You can learn a lot from a self-made woman. But even more from a princess born to riches she thinks she earned herself.
“I don’t think most Americans, in their heart, want to be given something,” first daughter Ivanka Trump said last week (on Fox News, natch). “I’ve spent a lot of time traveling around this country over the last four years. People want to work for what they get.”
Trump is so utterly bereft of self-awareness it’s mind-boggling. She has had to work for nothing in her entire life. Her whole career, including the exalted White House perch from which she now bestows her wisdom, was built entirely upon the fact that she was born a Trump.
But, like the father who handed her everything, Ivanka Trump is a symptom rather than a cause of a wider phenomenon: An alarming number of Americans equate wealth with superior talent, hard work, and virtue.
This notion of the deserving rich has quite a hold on us. In an October Pew Research Center survey, 43 percent of respondents said the rich got that way by working harder than most other people, and 42 percent said it was because they had more advantages in life than other people. But the results are starker among Republicans: A whopping 71 percent of them said rich people got that way by working harder. And 48 percent of Republicans said people are poor because they don’t work hard enough.
No wonder they fell so hard for Donald Trump, buying the fiction — goosed to profitable effect by “The Apprentice” — that this man, born into massive wealth and bailed out by his father after repeated business failures, was self-made, and supremely worthy of his riches, not to mention veneration.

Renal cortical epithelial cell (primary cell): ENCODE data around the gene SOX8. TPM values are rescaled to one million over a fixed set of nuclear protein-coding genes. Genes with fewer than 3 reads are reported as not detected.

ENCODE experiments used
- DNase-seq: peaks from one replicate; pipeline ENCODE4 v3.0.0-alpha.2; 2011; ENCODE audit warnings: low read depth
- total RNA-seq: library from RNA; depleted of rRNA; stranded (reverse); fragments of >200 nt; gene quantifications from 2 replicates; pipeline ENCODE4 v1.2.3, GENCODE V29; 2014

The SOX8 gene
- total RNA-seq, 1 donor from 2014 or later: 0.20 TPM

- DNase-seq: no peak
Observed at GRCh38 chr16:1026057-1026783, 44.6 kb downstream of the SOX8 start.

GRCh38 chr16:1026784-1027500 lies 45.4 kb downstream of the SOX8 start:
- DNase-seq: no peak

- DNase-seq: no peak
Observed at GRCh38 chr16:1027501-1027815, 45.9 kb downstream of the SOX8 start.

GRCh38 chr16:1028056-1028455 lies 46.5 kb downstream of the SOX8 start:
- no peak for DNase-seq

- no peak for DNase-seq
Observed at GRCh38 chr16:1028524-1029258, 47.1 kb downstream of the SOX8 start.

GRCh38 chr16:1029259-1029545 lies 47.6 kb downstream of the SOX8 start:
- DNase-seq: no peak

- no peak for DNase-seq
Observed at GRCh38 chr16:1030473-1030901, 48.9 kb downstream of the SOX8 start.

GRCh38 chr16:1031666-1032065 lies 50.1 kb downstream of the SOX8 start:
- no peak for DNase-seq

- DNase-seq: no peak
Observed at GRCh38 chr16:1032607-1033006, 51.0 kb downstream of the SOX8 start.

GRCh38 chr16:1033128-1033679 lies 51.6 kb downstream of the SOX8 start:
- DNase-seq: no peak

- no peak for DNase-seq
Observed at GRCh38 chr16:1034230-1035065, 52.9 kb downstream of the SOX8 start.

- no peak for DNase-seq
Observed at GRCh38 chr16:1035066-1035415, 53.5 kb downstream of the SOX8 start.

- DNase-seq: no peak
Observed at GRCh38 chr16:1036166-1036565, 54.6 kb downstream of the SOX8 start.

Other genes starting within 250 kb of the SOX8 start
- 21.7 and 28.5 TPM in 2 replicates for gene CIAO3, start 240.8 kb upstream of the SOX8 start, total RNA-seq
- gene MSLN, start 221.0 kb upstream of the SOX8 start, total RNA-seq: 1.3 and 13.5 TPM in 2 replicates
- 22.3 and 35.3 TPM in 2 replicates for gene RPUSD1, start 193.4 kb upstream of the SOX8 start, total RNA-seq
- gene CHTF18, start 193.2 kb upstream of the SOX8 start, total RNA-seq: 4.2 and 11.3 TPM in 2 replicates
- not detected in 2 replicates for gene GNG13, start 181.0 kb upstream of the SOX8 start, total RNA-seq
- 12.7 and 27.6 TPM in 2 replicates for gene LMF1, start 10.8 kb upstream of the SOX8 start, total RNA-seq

That kind of mythology has been used for decades to justify cutting taxes for the rich and shredding the safety net for the poor. And it has deep roots, says Richard Reeves, a senior fellow in economic studies at the Brookings Institution: America was built on an anti-aristocratic ideal, where those at the top of the hierarchy were portrayed as being there not by birth, but by having risen on their own merits.
If you’re rich, “you come to believe not only that you work for everything you get, but that everything you get, you deserve, because you worked for it,” says Reeves, who studies social mobility. “The winners think they’ve won fair and square, and those who are not flourishing have nobody to blame but themselves.”
Ronald Reagan doubled down on this distortion, Reeves says, touting the need to cut government and free up the market so that people could better compete on their merits, delivering tax cuts to motivate the winners, and pillorying the losers as welfare queens. But it wasn’t just Republicans: Bill Clinton did his own part to cement the narrative, especially with welfare reform, its work requirements enshrining the notion of the undeserving poor. Subsequent presidents have barely budged us.
A bunch of Democrats, including some running for president, are trying to pierce the fictions to which the Trumps and many others cling. They’re calling for higher taxes on the wealthiest Americans, pushing companies to pay their fair share, demanding a true living wage for workers, and proposing ways to make health care more affordable.
All of which existed, by the way, in the Great America for which Trumpists profess such longing. But the Democrats proposing them are being denounced as socialists, and just in case that doesn’t turn enough voters off, Republicans are using Venezuela as a cudgel. Fox News has been terrifying viewers with footage of unrest in the Latin American country whose economy is in freefall, and whose socialist president will not step aside.
“This is what socialism does to a country,” goes the pitch. “You’d better stick with us.”
They’re rich. They’ve earned it. And like Ivanka Trump, they know exactly what you want. So, listen carefully. There’s a lot to learn from them.
Or about them, anyway.